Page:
The essence of the Supreme Court’s ruling on playing the tiol anthem can be summed up in one of its pithy observations: “Time has come when people should feel they live in a tion.” For far too long in this country, this feeling has gone conspicuously missing. So much so, that standing at attention on the few occasions the tiol anthem is playing nowadays, invites derisive looks and even outright taunts. The PIL on which the apex court ruled on Wednesday arose from one such unfortute experience. Retired engineer Shyam rayan Chouksey, who runs an NGO in Bhopal, had in 2001 gone to see the Karan Johar blockbuster ‘Kabhi Khushi Kabhi Gham’. When the tiol anthem was playing out within the movie, Chouksey stood up — only to be hooted out for ‘blocking the view’. The mortified senior citizen began a decade-long crusade against the commercial treatment given to the tiol anthem, and more importantly, the utter disregard shown to it by spectators. He then moved the Jabalpur High Court which banned the screening of the movie until the tiol anthem part of it was deleted. Karan Johar filly got some relief in the Supreme Court when it ruled that the audience ‘did not need to stand up’ when the tiol anthem was played in the movie as that would create ‘disorder and confusion, rather than add to the dignity of the tiol anthem’. But the case left open the question of law, which will now be settled after Chouksey petitioned the apex court that proper norms and protocol be fixed for playing the tiol anthem, and that under Article 51(A) of the Constitution, it is the fundamental duty of every citizen to show respect to the tiol flag, tiol anthem and the Constitution.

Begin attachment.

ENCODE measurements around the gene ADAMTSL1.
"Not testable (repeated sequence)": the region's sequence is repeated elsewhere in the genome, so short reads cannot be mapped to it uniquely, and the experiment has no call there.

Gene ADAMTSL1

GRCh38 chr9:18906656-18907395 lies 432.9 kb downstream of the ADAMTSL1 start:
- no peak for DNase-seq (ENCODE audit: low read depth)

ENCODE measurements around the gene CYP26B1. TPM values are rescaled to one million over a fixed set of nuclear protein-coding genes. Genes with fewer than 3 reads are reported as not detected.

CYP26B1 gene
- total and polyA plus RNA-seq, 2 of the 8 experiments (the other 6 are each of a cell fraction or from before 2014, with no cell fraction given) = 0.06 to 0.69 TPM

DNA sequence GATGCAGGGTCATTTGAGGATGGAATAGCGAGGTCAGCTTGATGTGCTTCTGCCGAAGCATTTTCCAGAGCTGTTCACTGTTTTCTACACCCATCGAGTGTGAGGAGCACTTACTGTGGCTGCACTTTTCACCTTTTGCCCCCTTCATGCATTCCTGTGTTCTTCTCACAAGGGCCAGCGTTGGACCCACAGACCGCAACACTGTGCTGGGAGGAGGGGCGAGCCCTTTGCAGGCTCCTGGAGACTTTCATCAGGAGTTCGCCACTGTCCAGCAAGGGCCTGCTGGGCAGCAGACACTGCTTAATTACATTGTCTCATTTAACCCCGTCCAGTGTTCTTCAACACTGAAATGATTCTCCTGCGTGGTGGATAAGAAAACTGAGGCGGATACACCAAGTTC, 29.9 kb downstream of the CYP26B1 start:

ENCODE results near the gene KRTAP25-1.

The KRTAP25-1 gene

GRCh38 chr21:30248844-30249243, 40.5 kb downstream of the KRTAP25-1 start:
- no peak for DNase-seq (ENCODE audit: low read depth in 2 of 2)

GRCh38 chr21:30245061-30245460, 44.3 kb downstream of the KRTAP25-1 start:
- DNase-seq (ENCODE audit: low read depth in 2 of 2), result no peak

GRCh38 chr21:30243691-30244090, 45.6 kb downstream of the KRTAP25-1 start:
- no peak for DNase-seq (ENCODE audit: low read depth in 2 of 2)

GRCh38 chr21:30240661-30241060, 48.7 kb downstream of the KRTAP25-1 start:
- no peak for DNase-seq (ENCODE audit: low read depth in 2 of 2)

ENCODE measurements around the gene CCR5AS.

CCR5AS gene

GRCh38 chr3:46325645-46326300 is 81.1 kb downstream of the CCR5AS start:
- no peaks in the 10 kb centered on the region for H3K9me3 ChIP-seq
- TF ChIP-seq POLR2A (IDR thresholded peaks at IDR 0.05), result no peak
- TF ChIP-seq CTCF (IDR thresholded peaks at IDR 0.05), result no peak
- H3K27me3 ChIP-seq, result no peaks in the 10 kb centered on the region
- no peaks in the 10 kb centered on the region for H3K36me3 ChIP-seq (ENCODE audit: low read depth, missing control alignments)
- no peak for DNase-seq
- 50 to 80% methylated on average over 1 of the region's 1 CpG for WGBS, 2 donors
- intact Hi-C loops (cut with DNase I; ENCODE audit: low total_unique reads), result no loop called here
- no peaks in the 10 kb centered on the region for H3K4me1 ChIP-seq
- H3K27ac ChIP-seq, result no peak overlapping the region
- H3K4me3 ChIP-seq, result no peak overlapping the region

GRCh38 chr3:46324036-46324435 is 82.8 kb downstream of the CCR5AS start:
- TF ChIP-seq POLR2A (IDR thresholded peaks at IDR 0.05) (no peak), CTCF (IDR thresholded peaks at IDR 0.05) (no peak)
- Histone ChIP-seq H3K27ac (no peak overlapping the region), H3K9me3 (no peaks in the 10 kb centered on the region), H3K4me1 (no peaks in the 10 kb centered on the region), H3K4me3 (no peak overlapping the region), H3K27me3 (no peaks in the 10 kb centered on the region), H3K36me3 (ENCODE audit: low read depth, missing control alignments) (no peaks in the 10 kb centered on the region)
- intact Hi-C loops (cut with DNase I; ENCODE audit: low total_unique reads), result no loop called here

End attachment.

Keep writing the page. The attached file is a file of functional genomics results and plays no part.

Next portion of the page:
There was a time when cinema halls used to play the tiol anthem after the movie ended. But the practice faded away sometime as the Seventies drew to a close. Why? Because, cinegoers would simply head for the exit as ‘Ja Ga Ma’ began playing. Soon multiplexes took over, and seeing a movie became part of an overall entertainment and eating-out package. In this brash new milieu, playing the tiol anthem and paying respect to it became an incongruity of sorts, something ‘not cool’ at all. As for the tiol flag, it remained confined to government offices and public sector undertakings, while common citizens got to hoist the Tricolour only on tiol days. Thanks to industrialist and former Congress MP vin Jindal for knocking at the Supreme Court’s door in the Nineties, flying the tiol flag is now a fundamental right, provided it is exercised with ‘respect, dignity and honour’. The Flag Code, established in 1950, now stands amended — though there is a sensible list of do’s and don’ts in how to fly the Tricolour. We are now quite used to see our sportsmen draping themselves with the flag after triumphing at the are, fans painting their faces with the Tricolour and kids flying kites on I-Day with saffron, white and green colours. But the tiol anthem is yet to see such enthusiasm, though as late as the Rio Olympics this year, crores of Indians yearned to hear it but once at the medal-winners ceremonies. For those who think passiote identification with the tiol anthem is an achronism, they only need to see how misty-eyed hardened Olympians get when they get to hear their anthems atop the podium. In Football World Cups, players join hands and sing their tiol anthem with common diehard intent and gladiatorial spirit. The Supreme Court has now rightly observed that at the root of protocol for tiol anthem — ‘is respect for tiol identity, integrity and constitutiol patriotism.’ Once this respect is ingrained as a pulsating force among citizens, there will hardly be the need to keep movie theatre exits closed in the beginning of the show when the tiol anthem will be played — as specified by the SC bench. Neither will citizens then feel the need to commercially exploit, dramatize or distort their tiol anthem, or to scorn its playing as an exhibition of ultra-tiolism.